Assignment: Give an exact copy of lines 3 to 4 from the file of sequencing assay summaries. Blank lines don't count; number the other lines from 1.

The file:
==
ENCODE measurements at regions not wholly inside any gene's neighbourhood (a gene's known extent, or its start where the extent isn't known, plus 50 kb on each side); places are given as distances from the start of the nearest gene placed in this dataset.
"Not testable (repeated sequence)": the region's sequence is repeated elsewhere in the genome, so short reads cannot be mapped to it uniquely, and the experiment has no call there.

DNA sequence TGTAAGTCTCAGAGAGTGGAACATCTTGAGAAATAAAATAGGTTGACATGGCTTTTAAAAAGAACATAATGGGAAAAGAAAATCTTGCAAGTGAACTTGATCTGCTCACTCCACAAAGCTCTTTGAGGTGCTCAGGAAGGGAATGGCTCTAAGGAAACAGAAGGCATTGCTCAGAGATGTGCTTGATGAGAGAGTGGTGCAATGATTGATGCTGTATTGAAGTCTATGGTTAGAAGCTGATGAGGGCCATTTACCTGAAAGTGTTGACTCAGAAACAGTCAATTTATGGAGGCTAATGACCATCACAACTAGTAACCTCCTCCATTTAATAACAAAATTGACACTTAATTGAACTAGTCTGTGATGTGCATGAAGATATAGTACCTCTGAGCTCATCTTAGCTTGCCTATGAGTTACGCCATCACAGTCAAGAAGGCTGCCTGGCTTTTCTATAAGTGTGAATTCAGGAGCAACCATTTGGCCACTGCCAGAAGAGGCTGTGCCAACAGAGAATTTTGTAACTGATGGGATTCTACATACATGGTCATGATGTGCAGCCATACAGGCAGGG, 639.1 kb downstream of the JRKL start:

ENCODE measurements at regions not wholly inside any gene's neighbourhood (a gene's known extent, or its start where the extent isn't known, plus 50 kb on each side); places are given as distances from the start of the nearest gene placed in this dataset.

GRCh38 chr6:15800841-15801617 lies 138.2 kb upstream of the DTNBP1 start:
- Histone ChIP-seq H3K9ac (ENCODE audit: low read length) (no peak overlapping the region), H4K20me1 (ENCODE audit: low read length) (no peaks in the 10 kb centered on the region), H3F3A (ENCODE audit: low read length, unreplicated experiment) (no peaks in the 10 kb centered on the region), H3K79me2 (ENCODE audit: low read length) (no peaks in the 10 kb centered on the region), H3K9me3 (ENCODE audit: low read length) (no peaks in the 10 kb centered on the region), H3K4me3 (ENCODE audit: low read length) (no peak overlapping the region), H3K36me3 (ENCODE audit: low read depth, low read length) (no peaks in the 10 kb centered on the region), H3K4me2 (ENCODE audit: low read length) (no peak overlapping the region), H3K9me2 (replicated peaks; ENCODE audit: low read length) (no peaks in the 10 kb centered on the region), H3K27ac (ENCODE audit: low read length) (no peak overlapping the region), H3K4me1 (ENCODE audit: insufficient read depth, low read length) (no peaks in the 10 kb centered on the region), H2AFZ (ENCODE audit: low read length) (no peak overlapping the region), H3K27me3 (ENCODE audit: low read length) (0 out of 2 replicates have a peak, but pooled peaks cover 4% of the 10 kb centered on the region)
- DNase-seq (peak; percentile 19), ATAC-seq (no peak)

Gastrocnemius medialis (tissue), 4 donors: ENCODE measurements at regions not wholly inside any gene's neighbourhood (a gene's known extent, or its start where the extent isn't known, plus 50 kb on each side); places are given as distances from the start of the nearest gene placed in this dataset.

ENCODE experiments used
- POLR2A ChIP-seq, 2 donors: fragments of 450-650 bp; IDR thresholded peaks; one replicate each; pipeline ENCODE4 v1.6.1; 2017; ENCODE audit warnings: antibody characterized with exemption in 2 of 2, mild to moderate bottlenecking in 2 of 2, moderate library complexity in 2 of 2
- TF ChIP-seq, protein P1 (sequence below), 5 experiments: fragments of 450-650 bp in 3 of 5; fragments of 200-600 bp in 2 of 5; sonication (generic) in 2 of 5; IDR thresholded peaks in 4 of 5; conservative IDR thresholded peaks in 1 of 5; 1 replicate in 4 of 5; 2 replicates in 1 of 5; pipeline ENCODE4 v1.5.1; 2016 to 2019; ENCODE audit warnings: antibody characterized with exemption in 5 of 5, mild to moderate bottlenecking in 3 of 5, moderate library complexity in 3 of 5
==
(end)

DNA sequence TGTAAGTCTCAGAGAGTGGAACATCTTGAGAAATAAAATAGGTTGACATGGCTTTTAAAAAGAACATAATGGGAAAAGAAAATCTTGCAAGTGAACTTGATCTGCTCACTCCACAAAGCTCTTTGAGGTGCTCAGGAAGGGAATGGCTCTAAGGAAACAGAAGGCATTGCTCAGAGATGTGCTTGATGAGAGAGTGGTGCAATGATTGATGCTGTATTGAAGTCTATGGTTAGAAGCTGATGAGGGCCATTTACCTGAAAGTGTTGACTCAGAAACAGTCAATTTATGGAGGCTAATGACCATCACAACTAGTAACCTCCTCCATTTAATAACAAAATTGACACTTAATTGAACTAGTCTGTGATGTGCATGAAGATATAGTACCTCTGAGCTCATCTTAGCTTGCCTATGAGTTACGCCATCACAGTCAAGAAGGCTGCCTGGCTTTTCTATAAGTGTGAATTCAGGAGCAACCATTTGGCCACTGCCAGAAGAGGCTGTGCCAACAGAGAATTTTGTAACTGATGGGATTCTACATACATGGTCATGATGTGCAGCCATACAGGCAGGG, 639.1 kb downstream of the JRKL start:

ENCODE measurements at regions not wholly inside any gene's neighbourhood (a gene's known extent, or its start where the extent isn't known, plus 50 kb on each side); places are given as distances from the start of the nearest gene placed in this dataset.